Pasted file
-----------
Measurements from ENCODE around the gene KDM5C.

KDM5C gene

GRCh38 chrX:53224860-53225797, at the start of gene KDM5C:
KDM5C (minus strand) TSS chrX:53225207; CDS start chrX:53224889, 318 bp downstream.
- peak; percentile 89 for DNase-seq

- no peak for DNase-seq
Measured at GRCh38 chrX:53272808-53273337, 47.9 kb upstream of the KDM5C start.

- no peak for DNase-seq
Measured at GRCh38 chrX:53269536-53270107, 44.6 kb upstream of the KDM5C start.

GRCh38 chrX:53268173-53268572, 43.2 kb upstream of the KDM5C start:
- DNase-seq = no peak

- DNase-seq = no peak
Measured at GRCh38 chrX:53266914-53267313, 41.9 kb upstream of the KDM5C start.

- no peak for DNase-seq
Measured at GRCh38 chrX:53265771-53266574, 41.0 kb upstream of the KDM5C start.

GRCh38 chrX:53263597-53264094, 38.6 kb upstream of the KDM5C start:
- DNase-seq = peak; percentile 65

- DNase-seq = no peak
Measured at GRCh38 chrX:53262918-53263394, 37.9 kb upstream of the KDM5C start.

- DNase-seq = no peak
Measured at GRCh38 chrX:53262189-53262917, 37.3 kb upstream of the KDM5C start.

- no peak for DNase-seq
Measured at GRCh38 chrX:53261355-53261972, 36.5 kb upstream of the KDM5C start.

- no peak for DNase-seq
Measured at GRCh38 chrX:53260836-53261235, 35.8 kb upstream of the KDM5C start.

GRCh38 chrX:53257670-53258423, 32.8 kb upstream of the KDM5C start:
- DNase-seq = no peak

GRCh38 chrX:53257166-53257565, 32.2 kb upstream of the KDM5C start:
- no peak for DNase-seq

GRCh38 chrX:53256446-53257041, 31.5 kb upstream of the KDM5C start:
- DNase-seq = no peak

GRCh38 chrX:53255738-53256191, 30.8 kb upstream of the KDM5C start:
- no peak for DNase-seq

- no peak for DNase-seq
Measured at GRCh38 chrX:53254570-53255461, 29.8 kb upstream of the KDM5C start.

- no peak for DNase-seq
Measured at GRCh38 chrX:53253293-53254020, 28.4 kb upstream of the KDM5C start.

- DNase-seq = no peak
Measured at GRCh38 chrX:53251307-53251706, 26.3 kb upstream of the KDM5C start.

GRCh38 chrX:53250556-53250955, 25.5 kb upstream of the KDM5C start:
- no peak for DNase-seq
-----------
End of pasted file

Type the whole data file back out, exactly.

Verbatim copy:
Measurements from ENCODE around the gene KDM5C.

KDM5C gene

GRCh38 chrX:53224860-53225797, at the start of gene KDM5C:
KDM5C (minus strand) TSS chrX:53225207; CDS start chrX:53224889, 318 bp downstream.
- peak; percentile 89 for DNase-seq

- no peak for DNase-seq
Measured at GRCh38 chrX:53272808-53273337, 47.9 kb upstream of the KDM5C start.

- no peak for DNase-seq
Measured at GRCh38 chrX:53269536-53270107, 44.6 kb upstream of the KDM5C start.

GRCh38 chrX:53268173-53268572, 43.2 kb upstream of the KDM5C start:
- DNase-seq = no peak

- DNase-seq = no peak
Measured at GRCh38 chrX:53266914-53267313, 41.9 kb upstream of the KDM5C start.

- no peak for DNase-seq
Measured at GRCh38 chrX:53265771-53266574, 41.0 kb upstream of the KDM5C start.

GRCh38 chrX:53263597-53264094, 38.6 kb upstream of the KDM5C start:
- DNase-seq = peak; percentile 65

- DNase-seq = no peak
Measured at GRCh38 chrX:53262918-53263394, 37.9 kb upstream of the KDM5C start.

- DNase-seq = no peak
Measured at GRCh38 chrX:53262189-53262917, 37.3 kb upstream of the KDM5C start.

- no peak for DNase-seq
Measured at GRCh38 chrX:53261355-53261972, 36.5 kb upstream of the KDM5C start.

- no peak for DNase-seq
Measured at GRCh38 chrX:53260836-53261235, 35.8 kb upstream of the KDM5C start.

GRCh38 chrX:53257670-53258423, 32.8 kb upstream of the KDM5C start:
- DNase-seq = no peak

GRCh38 chrX:53257166-53257565, 32.2 kb upstream of the KDM5C start:
- no peak for DNase-seq

GRCh38 chrX:53256446-53257041, 31.5 kb upstream of the KDM5C start:
- DNase-seq = no peak

GRCh38 chrX:53255738-53256191, 30.8 kb upstream of the KDM5C start:
- no peak for DNase-seq

- no peak for DNase-seq
Measured at GRCh38 chrX:53254570-53255461, 29.8 kb upstream of the KDM5C start.

- no peak for DNase-seq
Measured at GRCh38 chrX:53253293-53254020, 28.4 kb upstream of the KDM5C start.

- DNase-seq = no peak
Measured at GRCh38 chrX:53251307-53251706, 26.3 kb upstream of the KDM5C start.

GRCh38 chrX:53250556-53250955, 25.5 kb upstream of the KDM5C start:
- no peak for DNase-seq